San Antonio — The Progressive Retailers Organization was at the Westin La Cantera Hill Coun
Nokia will turn its planned 5140 phone into a handheld GPS navigation system with route-guidance functions when it ships a GPS-equipped snap-on shell in the second quarter.
The introduction is part of a nascent trend by wireless-handset companies to incorporate GPS-based route-guidance functions into cellphones.
Recently, national master agent and distributor American Wireless began offered Nextel's GPS-equipped i730 phone preloaded with Telenavigation's Java-based TeleNav application (see TWICE, Feb. 9, p. 36). American Wireless is also distributing the application so dealers can load it onto two other GPS-equipped Nextel phones.
Unlike the Nextel models, Nokia's GSM-based 5140 is targeted to active outdoor types, sporting a splash-, shock- and dust-resistant cover. The 850/ 1,800/1,900MHz phone also features digital compass, flashlight, VGA camera, FM stereo, Java and push-to-talk (PTT).
The Xpress-on GPS shell gets power from the phone's battery and offers improved protection against splashes and dust. It and the phone will be available to U.S. GSM/GPRS carriers in the second quarter. Pricing wasn't disclosed.
The cover comes with two Java-navigation applications, both offering route guidance.
One application, Travel Guide Service, requires a subscription and access to a GSM/GPRS network to access maps and directions to a destination, which can be chosen by address or by a points-of-interest menu that includes nearby restaurants, parks and hotels. Users enter a starting point and destination, and the application downloads a set of instructions to get them there. The application then displays a map, current location and the route it has selected. A Nokia spokesman wasn't sure whether audio prompts would be available through the speakerphone function.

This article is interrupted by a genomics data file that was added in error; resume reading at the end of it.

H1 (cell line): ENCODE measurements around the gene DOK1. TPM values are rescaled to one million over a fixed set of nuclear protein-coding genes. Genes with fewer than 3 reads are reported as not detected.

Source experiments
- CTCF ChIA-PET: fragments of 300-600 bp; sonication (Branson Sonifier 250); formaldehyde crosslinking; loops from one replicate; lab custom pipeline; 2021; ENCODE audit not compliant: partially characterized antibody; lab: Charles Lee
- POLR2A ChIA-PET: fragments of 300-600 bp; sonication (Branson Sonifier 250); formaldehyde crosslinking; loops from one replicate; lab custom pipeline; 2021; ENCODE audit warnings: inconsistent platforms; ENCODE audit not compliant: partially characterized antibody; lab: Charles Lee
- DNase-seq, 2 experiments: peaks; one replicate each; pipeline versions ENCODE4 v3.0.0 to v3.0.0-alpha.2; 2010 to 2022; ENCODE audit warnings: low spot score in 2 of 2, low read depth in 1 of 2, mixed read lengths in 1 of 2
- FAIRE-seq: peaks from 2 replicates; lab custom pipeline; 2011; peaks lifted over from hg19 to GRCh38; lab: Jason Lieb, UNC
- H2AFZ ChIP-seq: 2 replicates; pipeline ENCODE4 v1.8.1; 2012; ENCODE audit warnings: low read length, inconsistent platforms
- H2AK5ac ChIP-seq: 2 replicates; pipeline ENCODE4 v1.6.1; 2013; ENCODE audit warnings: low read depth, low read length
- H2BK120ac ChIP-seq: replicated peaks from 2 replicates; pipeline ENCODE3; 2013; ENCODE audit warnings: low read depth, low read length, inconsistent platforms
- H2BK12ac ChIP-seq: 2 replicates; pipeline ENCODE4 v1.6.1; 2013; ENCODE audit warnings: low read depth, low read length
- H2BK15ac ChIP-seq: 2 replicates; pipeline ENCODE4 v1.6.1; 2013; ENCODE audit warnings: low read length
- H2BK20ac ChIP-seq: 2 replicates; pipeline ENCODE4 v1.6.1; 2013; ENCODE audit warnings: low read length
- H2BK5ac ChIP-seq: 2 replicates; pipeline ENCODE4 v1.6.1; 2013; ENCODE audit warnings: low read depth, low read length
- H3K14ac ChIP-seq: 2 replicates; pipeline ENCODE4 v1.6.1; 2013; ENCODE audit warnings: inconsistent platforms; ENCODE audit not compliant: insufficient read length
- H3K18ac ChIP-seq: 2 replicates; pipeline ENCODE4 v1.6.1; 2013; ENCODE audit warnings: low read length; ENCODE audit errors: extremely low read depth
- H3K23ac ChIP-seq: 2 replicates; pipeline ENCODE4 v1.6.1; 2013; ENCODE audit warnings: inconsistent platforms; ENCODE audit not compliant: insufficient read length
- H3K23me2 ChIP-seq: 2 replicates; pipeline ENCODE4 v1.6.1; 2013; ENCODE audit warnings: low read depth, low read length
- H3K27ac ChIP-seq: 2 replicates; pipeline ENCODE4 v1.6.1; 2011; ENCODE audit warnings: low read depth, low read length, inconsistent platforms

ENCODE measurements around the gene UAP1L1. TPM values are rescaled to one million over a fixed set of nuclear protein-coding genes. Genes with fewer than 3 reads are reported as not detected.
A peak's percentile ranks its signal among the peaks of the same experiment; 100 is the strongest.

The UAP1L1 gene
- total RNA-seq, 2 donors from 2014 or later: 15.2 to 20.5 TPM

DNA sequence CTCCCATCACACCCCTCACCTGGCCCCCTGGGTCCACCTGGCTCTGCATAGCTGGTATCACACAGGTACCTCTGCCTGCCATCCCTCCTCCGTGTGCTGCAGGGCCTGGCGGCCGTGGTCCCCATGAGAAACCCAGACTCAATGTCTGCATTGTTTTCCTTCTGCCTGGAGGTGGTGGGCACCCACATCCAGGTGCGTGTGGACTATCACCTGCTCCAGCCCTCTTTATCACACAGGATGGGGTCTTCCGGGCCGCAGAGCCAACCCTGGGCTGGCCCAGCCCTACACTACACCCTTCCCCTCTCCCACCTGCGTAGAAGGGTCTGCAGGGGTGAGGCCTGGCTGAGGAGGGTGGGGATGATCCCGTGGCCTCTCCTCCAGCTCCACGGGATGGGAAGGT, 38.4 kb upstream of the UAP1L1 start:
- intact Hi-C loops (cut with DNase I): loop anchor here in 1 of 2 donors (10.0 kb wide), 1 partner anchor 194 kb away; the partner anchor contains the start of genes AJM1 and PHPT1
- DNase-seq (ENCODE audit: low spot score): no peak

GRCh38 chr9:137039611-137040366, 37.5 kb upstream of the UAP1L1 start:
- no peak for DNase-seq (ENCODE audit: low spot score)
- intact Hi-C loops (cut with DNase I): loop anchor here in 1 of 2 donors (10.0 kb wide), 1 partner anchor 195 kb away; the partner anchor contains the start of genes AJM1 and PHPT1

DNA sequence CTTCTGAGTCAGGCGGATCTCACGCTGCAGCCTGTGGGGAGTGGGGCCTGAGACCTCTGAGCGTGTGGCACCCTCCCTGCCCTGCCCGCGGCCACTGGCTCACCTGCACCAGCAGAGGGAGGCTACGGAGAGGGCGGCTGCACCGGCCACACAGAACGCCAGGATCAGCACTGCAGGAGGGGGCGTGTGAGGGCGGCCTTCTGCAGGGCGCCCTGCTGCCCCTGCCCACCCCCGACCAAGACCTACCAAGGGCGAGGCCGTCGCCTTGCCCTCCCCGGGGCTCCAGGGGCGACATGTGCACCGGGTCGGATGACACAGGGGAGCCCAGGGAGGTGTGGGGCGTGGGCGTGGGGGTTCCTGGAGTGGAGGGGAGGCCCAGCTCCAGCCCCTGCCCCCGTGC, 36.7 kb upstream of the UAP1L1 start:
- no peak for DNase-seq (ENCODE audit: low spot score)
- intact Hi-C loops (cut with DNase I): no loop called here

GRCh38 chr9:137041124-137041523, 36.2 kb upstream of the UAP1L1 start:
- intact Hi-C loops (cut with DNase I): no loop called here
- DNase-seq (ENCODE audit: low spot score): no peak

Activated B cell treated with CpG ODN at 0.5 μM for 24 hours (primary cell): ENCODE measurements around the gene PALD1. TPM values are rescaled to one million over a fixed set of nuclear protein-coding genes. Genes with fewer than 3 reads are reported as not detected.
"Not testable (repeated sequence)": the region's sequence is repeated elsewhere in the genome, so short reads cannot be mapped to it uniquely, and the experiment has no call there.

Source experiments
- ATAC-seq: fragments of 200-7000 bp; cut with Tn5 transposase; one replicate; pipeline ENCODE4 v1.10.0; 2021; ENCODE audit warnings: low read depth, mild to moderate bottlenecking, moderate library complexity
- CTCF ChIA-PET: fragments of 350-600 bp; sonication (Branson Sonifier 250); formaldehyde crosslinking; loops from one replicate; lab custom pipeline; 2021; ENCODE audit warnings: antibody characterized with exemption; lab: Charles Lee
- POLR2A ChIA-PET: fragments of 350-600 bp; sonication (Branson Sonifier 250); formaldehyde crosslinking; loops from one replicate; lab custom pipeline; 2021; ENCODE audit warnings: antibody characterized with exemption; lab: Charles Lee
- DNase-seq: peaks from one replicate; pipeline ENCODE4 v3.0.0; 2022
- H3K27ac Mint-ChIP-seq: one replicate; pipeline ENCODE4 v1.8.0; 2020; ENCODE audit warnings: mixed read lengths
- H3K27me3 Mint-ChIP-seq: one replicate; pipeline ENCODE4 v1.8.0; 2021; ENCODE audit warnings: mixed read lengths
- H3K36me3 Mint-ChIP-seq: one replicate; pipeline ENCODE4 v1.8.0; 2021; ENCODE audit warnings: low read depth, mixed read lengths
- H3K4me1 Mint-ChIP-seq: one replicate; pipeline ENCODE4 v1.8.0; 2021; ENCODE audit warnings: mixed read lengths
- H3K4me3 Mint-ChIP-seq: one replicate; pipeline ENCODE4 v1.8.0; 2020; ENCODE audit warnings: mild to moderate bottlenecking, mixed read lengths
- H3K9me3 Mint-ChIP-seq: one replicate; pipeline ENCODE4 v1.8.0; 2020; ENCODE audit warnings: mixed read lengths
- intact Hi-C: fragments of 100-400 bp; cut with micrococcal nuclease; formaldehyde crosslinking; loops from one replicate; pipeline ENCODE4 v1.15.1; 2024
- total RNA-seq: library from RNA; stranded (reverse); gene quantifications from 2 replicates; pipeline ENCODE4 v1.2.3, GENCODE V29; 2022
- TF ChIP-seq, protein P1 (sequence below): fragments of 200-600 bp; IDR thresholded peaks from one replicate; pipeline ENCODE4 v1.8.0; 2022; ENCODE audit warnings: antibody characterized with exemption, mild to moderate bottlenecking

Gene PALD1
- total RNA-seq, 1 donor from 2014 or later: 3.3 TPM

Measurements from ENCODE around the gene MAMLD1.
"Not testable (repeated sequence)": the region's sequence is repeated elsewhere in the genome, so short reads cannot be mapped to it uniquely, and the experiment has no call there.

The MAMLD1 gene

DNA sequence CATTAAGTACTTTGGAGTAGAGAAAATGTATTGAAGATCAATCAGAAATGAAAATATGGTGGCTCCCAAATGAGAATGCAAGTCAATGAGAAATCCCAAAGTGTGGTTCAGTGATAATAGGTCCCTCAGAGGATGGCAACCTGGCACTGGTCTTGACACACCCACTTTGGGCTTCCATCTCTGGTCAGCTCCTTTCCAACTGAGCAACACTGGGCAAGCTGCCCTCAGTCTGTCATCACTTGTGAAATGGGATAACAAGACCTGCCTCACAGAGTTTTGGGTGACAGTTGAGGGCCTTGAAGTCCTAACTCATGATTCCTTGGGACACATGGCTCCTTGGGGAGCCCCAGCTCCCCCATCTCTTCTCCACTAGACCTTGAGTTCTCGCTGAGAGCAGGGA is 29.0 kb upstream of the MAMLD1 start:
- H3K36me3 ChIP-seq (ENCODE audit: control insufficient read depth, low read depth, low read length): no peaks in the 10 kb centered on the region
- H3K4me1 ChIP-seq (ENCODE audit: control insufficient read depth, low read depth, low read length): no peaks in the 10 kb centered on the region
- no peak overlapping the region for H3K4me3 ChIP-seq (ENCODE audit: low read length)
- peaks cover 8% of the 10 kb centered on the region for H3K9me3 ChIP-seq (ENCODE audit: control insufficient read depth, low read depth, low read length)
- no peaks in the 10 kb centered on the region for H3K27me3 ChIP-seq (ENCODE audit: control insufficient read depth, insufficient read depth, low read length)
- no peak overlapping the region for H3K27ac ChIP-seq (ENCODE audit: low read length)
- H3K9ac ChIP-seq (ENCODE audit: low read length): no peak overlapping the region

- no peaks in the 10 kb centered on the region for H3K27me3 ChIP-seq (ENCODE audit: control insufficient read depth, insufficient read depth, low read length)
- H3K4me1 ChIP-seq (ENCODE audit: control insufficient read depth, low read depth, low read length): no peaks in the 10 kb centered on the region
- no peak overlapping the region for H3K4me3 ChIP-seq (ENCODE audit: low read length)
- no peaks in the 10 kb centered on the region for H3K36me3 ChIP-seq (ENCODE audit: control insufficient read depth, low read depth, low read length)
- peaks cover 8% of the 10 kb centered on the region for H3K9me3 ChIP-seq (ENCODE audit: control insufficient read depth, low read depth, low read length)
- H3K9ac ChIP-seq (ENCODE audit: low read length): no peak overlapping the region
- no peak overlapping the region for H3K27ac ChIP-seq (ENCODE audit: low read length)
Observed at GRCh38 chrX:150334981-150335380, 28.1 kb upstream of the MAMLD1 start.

A subscription that includes mapping data for one region will be free of charge for one year after phone activation.
The separate GPS application, which can be used without GSM/ GPRS network coverage, is designed largely for hikers, campers and boaters and works like this:
Users who want to find their way to a particular waypoint view a rotating compass on the phone's screen and an arrow that shows the bearing to the next waypoint. Users store waypoints — such as a waterfall or a store — in the phone's memory for later access by either the GPS or Travel Guide applications. Waypoints can also be sent via SMS to a compatible Nokia phone.
The Tracking and Return Track features keep a record of a user's journey by recording points that the user passes through. The recorded points help guide the user back to the starting point.
The cover also features a trip computer that keeps track of current and accumulated trip data, such as course, speed, elevation, distance, trip time and odometer.
In dedicated handheld navigation systems, route guidance with turn-by-turn instructions and automatic rerouting are available at prices starting at about $450 from Garmin, which also offers a $550 GPS-equipped Palm PDA. Transportable car-to-car models start at about $1,000 for models including one from Garmin, the company said. These types of devices, however, don't require a monthly subscription.